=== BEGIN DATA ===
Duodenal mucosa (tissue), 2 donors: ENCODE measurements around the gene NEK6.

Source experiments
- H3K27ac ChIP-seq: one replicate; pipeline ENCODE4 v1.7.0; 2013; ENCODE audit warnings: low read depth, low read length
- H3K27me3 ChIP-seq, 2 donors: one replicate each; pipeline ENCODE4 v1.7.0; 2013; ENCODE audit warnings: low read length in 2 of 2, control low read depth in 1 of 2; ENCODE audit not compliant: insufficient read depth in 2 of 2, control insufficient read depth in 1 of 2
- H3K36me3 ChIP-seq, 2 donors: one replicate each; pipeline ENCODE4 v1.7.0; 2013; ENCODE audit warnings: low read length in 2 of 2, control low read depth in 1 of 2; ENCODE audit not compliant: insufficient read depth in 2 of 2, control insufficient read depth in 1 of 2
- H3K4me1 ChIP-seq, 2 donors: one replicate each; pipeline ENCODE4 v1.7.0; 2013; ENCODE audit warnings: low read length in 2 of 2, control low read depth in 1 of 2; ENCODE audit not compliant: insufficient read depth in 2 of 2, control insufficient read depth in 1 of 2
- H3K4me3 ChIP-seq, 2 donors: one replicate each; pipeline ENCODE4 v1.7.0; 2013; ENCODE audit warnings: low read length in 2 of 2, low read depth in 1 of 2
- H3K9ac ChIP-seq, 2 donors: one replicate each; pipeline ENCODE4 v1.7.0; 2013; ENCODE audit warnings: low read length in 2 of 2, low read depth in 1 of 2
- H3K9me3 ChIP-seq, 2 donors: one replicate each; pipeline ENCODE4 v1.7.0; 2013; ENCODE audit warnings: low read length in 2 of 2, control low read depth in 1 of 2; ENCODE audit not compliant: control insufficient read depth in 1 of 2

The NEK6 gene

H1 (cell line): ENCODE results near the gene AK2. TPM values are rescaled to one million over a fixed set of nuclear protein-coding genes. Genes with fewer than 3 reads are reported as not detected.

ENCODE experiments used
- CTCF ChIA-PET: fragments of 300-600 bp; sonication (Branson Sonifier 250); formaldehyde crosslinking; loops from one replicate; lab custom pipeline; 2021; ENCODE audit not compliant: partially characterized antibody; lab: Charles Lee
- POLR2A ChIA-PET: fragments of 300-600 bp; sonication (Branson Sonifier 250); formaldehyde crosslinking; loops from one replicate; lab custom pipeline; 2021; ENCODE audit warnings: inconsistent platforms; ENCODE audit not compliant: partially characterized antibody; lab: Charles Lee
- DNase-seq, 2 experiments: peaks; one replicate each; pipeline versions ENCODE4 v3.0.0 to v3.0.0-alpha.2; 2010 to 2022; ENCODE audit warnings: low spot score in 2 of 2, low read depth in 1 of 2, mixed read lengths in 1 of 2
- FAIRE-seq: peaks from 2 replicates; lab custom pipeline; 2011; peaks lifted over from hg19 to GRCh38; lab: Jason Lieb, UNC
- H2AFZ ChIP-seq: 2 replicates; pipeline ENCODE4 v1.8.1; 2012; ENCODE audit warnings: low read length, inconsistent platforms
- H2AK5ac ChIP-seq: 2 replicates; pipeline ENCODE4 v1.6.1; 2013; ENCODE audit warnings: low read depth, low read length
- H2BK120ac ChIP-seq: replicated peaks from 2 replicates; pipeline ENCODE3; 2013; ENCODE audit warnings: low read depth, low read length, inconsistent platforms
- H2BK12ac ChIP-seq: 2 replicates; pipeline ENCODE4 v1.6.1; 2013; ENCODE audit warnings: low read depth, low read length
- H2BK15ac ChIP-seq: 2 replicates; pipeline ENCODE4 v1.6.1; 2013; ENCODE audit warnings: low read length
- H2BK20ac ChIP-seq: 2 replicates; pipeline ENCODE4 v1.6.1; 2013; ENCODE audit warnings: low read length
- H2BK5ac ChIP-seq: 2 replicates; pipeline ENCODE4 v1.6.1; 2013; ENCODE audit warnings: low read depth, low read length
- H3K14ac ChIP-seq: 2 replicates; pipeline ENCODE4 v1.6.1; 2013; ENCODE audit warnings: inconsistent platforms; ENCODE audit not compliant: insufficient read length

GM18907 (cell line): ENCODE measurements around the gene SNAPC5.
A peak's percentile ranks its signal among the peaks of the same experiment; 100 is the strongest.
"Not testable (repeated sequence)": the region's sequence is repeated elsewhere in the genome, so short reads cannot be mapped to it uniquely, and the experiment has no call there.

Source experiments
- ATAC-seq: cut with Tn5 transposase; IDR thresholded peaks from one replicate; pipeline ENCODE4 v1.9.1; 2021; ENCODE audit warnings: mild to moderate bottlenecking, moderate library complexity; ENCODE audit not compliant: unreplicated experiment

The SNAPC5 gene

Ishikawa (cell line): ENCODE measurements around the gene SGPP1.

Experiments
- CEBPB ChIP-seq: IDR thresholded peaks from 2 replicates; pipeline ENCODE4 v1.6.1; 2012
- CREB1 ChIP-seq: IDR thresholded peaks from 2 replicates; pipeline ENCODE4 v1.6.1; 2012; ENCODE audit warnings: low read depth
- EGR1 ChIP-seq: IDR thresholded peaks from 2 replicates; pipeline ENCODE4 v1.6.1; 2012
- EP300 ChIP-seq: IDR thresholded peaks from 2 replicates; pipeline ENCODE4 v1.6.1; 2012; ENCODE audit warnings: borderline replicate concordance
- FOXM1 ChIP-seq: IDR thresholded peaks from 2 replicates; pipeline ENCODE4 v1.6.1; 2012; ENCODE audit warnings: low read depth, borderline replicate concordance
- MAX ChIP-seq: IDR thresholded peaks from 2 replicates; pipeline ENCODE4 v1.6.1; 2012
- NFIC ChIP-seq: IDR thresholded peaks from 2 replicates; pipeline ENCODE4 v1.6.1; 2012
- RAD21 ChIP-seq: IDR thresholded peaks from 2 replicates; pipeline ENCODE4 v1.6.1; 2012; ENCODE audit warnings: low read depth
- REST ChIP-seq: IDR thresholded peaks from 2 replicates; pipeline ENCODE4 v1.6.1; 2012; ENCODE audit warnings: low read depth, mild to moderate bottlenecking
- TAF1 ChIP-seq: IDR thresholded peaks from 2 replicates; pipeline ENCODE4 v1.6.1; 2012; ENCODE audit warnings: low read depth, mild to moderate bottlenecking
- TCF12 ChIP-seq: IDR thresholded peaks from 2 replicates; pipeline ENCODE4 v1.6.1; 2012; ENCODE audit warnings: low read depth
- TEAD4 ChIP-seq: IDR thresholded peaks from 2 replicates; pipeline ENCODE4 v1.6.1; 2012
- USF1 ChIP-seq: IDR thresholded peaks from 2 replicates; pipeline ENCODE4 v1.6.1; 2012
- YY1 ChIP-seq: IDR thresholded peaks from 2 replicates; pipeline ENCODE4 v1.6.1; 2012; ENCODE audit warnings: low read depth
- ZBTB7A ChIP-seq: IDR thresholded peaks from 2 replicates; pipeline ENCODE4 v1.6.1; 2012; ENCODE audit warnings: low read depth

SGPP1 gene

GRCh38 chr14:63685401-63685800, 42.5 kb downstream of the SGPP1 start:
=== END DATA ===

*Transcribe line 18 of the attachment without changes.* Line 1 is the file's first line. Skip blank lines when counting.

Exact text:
- H2AK5ac ChIP-seq: 2 replicates; pipeline ENCODE4 v1.6.1; 2013; ENCODE audit warnings: low read depth, low read length